It is said in the 19th and 20th verses, (the last ones on which my brother has requested my views,) "For in those days shall be affliction, such as was not from the beginning of the creation which God created unto this time, neither shall be; and except that the Lord had shortened those days no flesh should be saved; but for the elect's sake, whom he hath chosen, he hath shortened the days." It is appalling in the extreme to read the history of Josephus and others, who have depicted the terrible calamity that befell the Jews in that dreadful visitation. Famine, pestilence and the sword raged in their most terrific forms. Famine to that degree that mothers ate their own children; pestilence so alarming that thousands of victims lay prostrated in its pallid wake; the sword so fearful that the streets and avenues of the city were literally flooded with human gore. But why was it that it should exceed in severity anything that had been from the beginning of the creation, or should be? Because the Lord had not before, nor has he since the Jews, favored any nation with so many peculiar blessings as he did them; and likewise no nation has ever proved so recreant; none have more deeply revolted than they. He had raised them from a very small to a very great nation, watched over them with the vigilance of the kindest father, spread his protecting wings over them as a hen would over her brood to protect them, opened his bountiful hand and profusely scattered down blessings from the heavens, and caused the earth to teem with abundant plenitude to supply their wants, shed down the light of revelation like a pillar of fire to brighten their pathway to true greatness. And yet often did they sink into the grossest idolatry, were guilty of the basest lewdness and violent treachery, stiff-necked and uncircumcised in heart and ears, they forsook their God - would none of his counsels, they killed his prophets and stoned such as he sent to them, and to crown the climax of their ignominy, when the Savior of sinners was sent into the world they betrayed and murdered him. Said he, "They would none of my counsel; they despised all my reproof; therefore shall they eat of the fruit of their own way and be filled with their own devices; for the casting away of the simple shall slay them and the prosperity of fools shall destroy them." The dreadful judgments that destroyed the Jewish nation should be a fearful warning to nations that have had the light of revelation and abused it. May our own profit by the example.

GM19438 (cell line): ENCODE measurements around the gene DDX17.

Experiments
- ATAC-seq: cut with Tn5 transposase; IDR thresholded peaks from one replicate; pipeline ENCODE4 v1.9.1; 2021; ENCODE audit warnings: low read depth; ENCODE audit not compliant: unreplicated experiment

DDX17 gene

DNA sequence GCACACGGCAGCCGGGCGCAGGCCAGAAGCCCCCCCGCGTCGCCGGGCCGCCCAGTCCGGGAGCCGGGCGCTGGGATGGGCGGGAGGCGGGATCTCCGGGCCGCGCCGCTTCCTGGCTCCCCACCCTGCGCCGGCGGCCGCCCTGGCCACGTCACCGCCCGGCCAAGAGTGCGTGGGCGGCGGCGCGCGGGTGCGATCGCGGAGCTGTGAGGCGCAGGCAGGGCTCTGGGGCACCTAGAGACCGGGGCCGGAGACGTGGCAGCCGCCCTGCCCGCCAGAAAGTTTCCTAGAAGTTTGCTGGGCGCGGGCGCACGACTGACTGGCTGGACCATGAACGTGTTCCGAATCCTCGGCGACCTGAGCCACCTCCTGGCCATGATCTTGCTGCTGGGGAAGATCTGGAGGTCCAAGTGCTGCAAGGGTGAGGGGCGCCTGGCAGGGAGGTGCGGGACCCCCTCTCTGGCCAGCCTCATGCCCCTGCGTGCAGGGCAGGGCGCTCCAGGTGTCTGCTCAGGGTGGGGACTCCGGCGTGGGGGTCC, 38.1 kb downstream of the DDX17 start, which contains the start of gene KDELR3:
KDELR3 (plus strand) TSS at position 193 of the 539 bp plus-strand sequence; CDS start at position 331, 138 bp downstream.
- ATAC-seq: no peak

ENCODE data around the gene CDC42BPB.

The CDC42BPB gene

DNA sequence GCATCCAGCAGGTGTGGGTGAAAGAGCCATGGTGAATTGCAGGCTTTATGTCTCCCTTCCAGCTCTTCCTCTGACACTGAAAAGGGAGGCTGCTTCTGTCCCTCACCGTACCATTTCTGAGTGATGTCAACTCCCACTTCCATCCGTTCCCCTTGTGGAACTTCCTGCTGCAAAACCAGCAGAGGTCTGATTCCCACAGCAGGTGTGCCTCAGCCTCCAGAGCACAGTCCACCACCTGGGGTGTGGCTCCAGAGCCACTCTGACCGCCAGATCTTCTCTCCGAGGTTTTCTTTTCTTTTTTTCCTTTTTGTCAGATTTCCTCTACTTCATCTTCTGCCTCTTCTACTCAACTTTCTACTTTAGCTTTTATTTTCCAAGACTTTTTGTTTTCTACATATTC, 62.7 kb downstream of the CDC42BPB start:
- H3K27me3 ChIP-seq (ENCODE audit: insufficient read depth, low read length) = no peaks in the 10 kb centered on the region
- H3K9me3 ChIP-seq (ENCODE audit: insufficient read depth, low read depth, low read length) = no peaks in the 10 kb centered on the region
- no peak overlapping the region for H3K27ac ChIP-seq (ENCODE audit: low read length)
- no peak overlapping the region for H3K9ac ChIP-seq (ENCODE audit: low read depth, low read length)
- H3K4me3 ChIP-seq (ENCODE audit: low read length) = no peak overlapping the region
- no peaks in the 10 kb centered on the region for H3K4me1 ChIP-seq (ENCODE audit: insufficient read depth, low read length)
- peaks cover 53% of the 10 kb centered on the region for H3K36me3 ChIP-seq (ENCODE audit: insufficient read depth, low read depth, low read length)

"But for the elect's sake, whom he hath chosen, he hath shortened the days." Is it not astounding to see how soon the hatred and wrath of graceless men are evinced at the bare mention of the name of the elect, when we have recorded in the scriptures so many instances of signal blessings having been conferred upon the ungodly for their sake? Not only were the scenes of death and carnage stayed in the devoted city of Jerusalem on their account, but throughout, the world, in all ages, they have proved to have been a blessing to the very enemies that have been their most cruel persecutors. Why, "for tens' sake," (only ten of the elect,) the great cities of Sodom and Gomorrah would have been saved from the terrible storm of fire and brimstone that destroyed them. Abraham and the children of faithful Abraham (or the elect) were made a blessing to all the nations of the earth. Solomon said, in Prov. xi. 11, "By the blessing of the upright (or elect) the city is exalted;" and the Lord said, in Ezek. xxxiv. 26, "I will make them and the places round about my hill a blessing; and I will cause the shower to come down in his season; there shall be showers of blessings." Time would fail us to tell of the various instances wherein the elect have been a blessing to their most inveterate persecutors, but let it suffice us to say that, while suffering all this, they ever have been the very salt of the earth, to which it owes its preservation; but still they are regarded and treated by graceless professors of religion as the filth of the world and the offscouring of all things.